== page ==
“This is a long, long road these families are on,” says O’Brien simply. The hospice’s holistic service “gives people a chance to decompress” – either at its Dublin centre or through “LauraLynn@Home”, which operates within a two-hour drive of there.

The families on their books come from 23 counties – the exceptions being Cavan, Sligo and Leitrim, for no particular reason – and each is entitled to 15 nights’ respite at LauraLynn a year. Some may choose to leave their sick child in the trusted care of staff and go elsewhere, while others will take advantage of the family accommodation provided in the centre, which has eight hospice beds.

It is frequently said that this wraparound care gives the young patients a chance to be children, and allows their parents to be simply Mum and Dad, rather than carers. It is not only a time for free bed and board, relaxation and pampering, but also an opportunity for the whole family to avail of services such as psychological support and memory making.

“I feel very sorry for parents who have to fight to get respite,” says O’Brien. It is a time that they are their most vulnerable, with a sick child and “trying to keep the show on the road and manage everything”.

“Wouldn’t it be wonderful,” she muses, “if we had a system that was fully integrated, so you transitioned from your hospital to whatever community supports you needed. That they were there when you need them in the manner that you need them and in the amount you need them.” That may sound utopian, she acknowledges, “but that is what you have to strive for”.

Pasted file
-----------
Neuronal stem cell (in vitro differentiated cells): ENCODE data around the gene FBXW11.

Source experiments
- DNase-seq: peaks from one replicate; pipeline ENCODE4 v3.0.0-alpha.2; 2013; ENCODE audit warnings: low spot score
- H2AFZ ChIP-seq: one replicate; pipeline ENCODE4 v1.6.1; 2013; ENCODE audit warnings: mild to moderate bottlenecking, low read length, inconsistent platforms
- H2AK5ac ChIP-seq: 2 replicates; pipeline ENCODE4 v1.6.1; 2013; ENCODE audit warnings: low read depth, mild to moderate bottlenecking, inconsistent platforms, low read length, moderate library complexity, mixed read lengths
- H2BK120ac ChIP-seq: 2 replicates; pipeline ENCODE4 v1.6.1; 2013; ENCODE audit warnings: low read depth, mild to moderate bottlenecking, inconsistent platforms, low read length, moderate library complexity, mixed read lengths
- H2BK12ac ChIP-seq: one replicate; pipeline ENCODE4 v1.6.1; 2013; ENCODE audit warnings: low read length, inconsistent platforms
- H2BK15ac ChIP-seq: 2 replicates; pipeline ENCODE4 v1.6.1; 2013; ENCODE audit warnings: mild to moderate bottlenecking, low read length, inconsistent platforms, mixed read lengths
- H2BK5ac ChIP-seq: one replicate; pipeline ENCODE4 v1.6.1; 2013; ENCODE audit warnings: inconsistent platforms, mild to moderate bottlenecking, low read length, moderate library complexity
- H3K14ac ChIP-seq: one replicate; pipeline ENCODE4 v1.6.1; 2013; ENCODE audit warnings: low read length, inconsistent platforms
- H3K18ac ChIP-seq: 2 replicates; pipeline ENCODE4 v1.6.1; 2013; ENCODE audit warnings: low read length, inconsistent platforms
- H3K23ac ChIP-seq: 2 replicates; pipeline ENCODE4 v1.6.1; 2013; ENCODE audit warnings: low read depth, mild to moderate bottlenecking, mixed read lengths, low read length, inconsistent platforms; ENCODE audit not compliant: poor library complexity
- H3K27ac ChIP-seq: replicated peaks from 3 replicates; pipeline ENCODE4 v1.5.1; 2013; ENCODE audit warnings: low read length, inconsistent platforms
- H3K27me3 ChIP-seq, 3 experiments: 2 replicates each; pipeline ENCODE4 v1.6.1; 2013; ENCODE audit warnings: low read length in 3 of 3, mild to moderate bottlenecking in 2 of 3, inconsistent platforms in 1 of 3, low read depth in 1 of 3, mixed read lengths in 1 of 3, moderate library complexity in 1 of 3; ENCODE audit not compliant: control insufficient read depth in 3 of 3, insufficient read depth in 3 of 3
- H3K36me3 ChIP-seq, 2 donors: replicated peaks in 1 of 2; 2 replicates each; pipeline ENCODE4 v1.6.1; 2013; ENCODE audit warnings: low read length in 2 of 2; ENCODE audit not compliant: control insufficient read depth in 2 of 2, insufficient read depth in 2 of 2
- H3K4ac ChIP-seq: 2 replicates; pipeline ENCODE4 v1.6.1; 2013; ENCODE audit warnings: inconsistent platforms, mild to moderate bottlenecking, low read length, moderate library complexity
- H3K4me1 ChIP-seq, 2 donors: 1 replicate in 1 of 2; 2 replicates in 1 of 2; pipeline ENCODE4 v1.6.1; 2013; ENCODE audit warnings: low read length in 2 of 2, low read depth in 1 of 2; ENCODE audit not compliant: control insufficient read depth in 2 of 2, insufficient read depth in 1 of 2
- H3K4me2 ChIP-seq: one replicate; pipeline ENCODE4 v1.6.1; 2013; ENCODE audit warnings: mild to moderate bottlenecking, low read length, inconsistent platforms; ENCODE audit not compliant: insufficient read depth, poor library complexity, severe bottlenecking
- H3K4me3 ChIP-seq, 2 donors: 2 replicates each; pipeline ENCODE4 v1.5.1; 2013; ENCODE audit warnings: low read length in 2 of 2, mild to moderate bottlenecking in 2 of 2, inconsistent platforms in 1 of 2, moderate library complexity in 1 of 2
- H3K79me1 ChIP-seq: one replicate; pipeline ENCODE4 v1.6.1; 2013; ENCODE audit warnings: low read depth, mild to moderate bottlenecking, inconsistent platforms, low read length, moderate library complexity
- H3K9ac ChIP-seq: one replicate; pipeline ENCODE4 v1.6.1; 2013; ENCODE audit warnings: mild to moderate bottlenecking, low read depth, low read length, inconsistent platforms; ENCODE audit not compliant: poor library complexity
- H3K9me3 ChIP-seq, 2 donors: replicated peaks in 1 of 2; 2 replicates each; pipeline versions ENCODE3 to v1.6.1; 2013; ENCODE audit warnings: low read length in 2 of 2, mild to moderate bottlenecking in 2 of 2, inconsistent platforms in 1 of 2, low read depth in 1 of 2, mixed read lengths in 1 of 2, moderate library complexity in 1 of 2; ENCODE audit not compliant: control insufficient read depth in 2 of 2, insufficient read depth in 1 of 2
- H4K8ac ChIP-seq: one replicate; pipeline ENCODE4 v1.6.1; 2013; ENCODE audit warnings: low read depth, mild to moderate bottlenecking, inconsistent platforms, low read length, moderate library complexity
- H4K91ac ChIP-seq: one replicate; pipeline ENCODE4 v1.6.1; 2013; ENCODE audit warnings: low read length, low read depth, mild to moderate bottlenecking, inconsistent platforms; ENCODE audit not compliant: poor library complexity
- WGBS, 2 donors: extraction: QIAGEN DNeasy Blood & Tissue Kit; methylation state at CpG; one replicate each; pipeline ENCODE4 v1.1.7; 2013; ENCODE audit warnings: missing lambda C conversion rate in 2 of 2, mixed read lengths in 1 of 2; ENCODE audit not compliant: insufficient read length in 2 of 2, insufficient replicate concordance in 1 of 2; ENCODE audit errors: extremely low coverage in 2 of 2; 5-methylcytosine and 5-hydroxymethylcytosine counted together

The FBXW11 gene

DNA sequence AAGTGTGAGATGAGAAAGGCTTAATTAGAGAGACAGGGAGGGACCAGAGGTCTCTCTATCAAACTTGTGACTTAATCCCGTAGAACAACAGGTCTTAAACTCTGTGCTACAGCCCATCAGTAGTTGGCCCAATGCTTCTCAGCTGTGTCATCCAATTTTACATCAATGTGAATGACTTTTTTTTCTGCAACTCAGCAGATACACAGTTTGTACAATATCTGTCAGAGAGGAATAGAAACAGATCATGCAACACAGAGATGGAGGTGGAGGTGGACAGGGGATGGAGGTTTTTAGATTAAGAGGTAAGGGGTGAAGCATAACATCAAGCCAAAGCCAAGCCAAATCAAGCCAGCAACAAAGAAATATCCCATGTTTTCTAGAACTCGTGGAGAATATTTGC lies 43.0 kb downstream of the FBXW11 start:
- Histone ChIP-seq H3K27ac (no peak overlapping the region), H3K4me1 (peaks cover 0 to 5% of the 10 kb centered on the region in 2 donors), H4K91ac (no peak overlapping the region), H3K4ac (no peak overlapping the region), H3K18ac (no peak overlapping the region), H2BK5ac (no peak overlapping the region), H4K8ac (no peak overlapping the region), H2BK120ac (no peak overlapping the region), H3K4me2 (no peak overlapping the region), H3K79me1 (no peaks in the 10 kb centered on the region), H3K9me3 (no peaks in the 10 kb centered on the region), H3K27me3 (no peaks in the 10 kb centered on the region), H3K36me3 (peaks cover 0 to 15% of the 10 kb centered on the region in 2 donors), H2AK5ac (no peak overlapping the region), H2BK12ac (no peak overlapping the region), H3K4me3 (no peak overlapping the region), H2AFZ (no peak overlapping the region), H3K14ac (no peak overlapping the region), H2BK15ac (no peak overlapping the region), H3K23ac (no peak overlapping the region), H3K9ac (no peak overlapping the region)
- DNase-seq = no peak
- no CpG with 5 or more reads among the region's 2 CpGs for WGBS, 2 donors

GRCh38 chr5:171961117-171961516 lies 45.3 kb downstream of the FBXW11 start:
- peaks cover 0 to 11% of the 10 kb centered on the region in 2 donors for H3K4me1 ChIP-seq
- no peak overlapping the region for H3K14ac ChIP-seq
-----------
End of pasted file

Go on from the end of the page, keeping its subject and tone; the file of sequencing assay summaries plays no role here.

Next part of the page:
The families on the LauraLynn books are each entitled to 15 nights’ respite a year.

Background

O’Brien is passionate about paediatric healthcare and has seen it from several angles. A native of Mitchelstown, Co Cork, she and her identical twin, Dervila Keane, started nursing training at the age of 17 at Our Lady’s Children’s Hospital, Crumlin and St James’s Hospital. “I stayed in paediatrics. I started in cardiac intensive care, that was my specialisation as a newly qualified nurse and then moved into management at a relatively young age and very much liked the management side.”

She rose to be deputy director of nursing at the Crumlin hospital before doing a stint as project manager at the Department of Health from 2013-2014 during James Reilly’s tenure. Then she worked for four years as chief operations officer with the Children’s Hospital Group, as it devised the design of the new children’s hospital being built on the St James’s campus. “I can’t wait to go in and see it – walk in the door and know I had a part to play in that,” she says, describing it as the most challenging phase of her career to date.

“But there is something massively satisfying about doing something that is very, very difficult. If it was easy, it would have been done years ago. It was a magnificent experience and huge learning.